[ Politics ] Open Question : Was Trump wrong for telling Congress Lawmakers to “go back to where they come from” or no?

Trump on Sunday morning targeted “progressive Democratic congresswomen,” — most likely referring to the “Squad” of freshman progressives which include New York Rep. Alexandria Ocasio-Cortez, Massachusetts Rep. Ayanna Pressley, Michigan Rep. Rashida Tlaib, and Minnesota Rep. Ilhan Omar — and told them to “go back” to their “corrupt” and “broken and crime infested” countries.

What do you roll Insight against when a PC is telling the truth? [duplicate]

This question already has an answer here:

  • What do you roll Insight against when the other person is telling the truth? 4 answers

There is already a similar question, however the answers focus on that you should not tell players that they don’t believe the other but they should decided that themselves and only get hints. And while that may be true, it doesn’t actually answer the question posted in the title. I started to talk about it in the comments of the first answer but the discussion is too extended for comments. So here a new question.

In my specific case I have a new character x joining the party and he wants to help the party and tells them the town master is actually bad. The party has no reason to believe him. They ask for an insight check. Now what does x roll?

X is a charismatic character and I want him to be able to take advantage of that maybe via persuasion. But I don’t just want to contest the party insight with his persuasion, because I feel like a high role on either side should be rewarded by on one hand x showing signs of being truthful and the party reading those signs. I was thinking about adding both checks and taking an average against DC 10 but it seems a bit random.

Algorithm telling when an affine curve is planar

I am sorry, I asked a misguided question here: Reference request: smooth affine curves are planar, here is my attempt at a better question.

Let $ \mathfrak{p}$ be a prime ideal of $ \mathbb{C}[x, y, z]$ of height 2. It defines an integral affine scheme of relative dimension 1 over $ \mathrm{Spec}\:\mathbb{C}$ (I found this: https://math.stackexchange.com/a/49285 useful to clarify how dimension works here). This curve may or may not admit a $ \mathbb{C}$ -locally closed immersion in the projective plane.

My question is, can we determine whether there exists such an immersion algorithmically. The input is an explicit set of generators for $ \mathfrak{p}$ (there can be more than 2 generators of course, but still a finite number because the algebra is Noetherian). The output is yes or no (does there exist such an immersion or not). Simpler algorithms are preferred. If you also give an implentation in some CAS that is great.

Telling users passwords don’t match and aren’t strong enough

I have two functions in my user registration form

  • One checks the password and confirmed password are the same.
  • The other checks if the password is strong enough.

I have two presentation related questions

  • What words should I use if the passwords don’t match or isn’t strong enough? I have a text field beside the first password which is initially empty but gets updated as each character is typed in (I can add a second text field beside the confirm password part).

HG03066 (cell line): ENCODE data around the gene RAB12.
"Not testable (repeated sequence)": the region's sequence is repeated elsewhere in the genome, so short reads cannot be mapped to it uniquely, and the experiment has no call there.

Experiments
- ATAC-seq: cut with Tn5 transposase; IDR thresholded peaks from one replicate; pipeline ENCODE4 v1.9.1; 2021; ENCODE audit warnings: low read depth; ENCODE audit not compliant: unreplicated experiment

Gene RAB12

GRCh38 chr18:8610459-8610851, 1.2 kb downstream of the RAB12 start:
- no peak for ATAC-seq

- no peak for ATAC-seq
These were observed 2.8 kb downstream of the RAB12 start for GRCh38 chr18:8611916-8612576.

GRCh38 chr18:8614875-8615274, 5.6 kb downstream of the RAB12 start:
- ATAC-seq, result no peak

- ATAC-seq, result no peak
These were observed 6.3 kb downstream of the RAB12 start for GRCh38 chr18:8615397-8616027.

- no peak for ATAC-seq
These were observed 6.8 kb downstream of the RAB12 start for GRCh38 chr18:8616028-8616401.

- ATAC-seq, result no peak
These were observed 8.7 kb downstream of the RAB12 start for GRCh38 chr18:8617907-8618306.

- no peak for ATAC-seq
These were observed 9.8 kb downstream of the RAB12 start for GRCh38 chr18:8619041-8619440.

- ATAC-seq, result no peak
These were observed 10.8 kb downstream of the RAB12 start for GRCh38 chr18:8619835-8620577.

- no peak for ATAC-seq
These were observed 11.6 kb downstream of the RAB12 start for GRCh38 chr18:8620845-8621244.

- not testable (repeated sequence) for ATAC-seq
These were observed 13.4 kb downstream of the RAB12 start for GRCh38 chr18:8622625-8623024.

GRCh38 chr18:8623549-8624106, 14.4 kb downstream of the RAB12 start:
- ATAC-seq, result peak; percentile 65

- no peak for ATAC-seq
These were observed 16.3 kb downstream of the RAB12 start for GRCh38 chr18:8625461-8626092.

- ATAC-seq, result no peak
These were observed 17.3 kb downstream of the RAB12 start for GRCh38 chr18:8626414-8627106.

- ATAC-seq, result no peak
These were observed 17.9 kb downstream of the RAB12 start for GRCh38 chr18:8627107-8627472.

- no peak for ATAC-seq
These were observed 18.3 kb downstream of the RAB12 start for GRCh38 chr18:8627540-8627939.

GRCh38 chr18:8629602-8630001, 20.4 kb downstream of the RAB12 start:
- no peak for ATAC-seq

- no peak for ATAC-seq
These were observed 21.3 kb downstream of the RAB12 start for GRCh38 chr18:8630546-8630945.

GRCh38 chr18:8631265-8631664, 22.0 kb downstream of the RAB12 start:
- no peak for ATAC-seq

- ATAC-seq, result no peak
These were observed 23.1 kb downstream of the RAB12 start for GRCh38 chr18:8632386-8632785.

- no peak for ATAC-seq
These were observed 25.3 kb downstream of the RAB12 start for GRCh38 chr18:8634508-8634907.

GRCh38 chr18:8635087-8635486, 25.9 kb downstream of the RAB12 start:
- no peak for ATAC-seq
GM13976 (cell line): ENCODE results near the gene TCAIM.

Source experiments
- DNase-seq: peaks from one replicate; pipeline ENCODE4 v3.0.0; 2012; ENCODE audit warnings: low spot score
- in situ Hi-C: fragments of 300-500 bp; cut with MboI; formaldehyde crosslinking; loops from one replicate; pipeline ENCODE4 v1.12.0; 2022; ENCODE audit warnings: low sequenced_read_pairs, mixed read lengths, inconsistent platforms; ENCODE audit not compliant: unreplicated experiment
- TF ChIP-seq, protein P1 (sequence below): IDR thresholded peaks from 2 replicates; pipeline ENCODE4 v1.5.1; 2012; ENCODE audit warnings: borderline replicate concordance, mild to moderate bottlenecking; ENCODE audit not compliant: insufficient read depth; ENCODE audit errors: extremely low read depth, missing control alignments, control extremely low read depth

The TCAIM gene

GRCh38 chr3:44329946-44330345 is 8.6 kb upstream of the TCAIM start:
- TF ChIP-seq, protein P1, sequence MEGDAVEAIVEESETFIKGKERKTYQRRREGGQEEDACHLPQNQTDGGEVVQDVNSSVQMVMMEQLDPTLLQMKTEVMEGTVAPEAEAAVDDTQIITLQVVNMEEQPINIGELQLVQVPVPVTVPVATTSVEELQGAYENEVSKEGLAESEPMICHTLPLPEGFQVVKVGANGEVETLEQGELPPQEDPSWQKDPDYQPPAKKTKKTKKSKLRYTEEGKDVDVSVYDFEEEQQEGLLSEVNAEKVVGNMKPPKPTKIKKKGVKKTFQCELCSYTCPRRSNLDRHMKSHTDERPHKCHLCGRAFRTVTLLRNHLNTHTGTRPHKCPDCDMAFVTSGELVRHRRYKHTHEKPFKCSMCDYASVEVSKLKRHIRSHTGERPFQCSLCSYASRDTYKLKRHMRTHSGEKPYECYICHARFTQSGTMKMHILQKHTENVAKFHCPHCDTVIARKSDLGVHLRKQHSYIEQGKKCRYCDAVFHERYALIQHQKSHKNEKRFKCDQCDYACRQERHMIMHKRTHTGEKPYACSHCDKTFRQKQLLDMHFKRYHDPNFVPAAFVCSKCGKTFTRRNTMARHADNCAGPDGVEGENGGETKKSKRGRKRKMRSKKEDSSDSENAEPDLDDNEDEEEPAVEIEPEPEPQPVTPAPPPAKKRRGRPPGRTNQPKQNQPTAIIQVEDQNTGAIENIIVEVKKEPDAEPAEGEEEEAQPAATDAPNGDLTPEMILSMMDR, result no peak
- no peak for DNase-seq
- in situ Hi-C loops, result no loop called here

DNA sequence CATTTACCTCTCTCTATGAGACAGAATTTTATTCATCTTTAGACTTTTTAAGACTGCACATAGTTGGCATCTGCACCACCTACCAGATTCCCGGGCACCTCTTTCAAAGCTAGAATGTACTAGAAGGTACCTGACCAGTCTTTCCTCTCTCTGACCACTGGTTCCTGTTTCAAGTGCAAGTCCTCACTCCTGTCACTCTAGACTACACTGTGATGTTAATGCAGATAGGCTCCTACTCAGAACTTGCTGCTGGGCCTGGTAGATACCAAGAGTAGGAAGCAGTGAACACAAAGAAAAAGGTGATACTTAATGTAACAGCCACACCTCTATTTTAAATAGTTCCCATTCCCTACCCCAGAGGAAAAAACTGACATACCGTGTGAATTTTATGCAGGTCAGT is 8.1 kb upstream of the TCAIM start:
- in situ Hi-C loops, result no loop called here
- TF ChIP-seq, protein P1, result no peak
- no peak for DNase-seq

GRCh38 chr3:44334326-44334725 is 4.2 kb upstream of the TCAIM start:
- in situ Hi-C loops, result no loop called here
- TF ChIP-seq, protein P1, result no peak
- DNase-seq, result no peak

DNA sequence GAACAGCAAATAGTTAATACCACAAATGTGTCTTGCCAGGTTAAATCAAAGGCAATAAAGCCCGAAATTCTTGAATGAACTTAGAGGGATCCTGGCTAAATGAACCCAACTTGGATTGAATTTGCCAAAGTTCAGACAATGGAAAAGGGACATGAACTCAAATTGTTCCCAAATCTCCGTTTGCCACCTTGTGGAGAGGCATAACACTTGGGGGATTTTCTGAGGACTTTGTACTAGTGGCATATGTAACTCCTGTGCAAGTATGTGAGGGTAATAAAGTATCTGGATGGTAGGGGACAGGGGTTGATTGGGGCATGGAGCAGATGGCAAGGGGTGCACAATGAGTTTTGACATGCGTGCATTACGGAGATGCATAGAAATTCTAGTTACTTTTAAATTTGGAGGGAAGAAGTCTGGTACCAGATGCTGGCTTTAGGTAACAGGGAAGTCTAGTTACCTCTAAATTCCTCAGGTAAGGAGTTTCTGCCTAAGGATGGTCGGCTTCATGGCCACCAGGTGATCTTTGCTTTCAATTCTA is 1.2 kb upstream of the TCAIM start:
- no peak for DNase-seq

• When and in what order should the functions be called? For example if I only call the passwords match function on the confirm password section then if the user goes back and changes the first password things will get messed up. If I call the passwords match function at the first time the user types in the password then it will override the message about the password not being strong enough or the strong enough password will override the “password don’t match” message.

The function that checks if the password is strong enough is real simple, just to prevent “123” and password. In the future I’d like to make an option to unmask the password and only have one field and no confirm.

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Telling Probability of Point Configurations being in Convex Configuration from Vertex Degree in Planar Euclidean MSTs


Question:

what is the probability that four distinct points in general position in the Euclidean plane are in convex configuration, depending on the number of leaf nodes in their MST?

I assume that a quadruplet of points has a higher probability of being in convex configuration if its MST has two leaf nodes than if it has three, but that that probability is less than 1.

Telling right from left

I know a lot of people, some of them mathematicians, who have trouble telling right from left. This can lead to problems when you are composing functions, for example.

When did this seemingly innocuous confusion lead to wrong results being published? Here is an example from arithmetic geometry.

How to disable SIM notification telling you your number?

When I reboot my phone, I always get this message from Android:

Your number: +XX XXX XXXX XXXX

I’m on Android 9. How can I disable it? (I’m not changing SIMs or something, just plain reboot.) To clarify, this is not the usual notification that you get from other apps, but a simple popup (from the SIM card I presume). There is only one SIM card slot.

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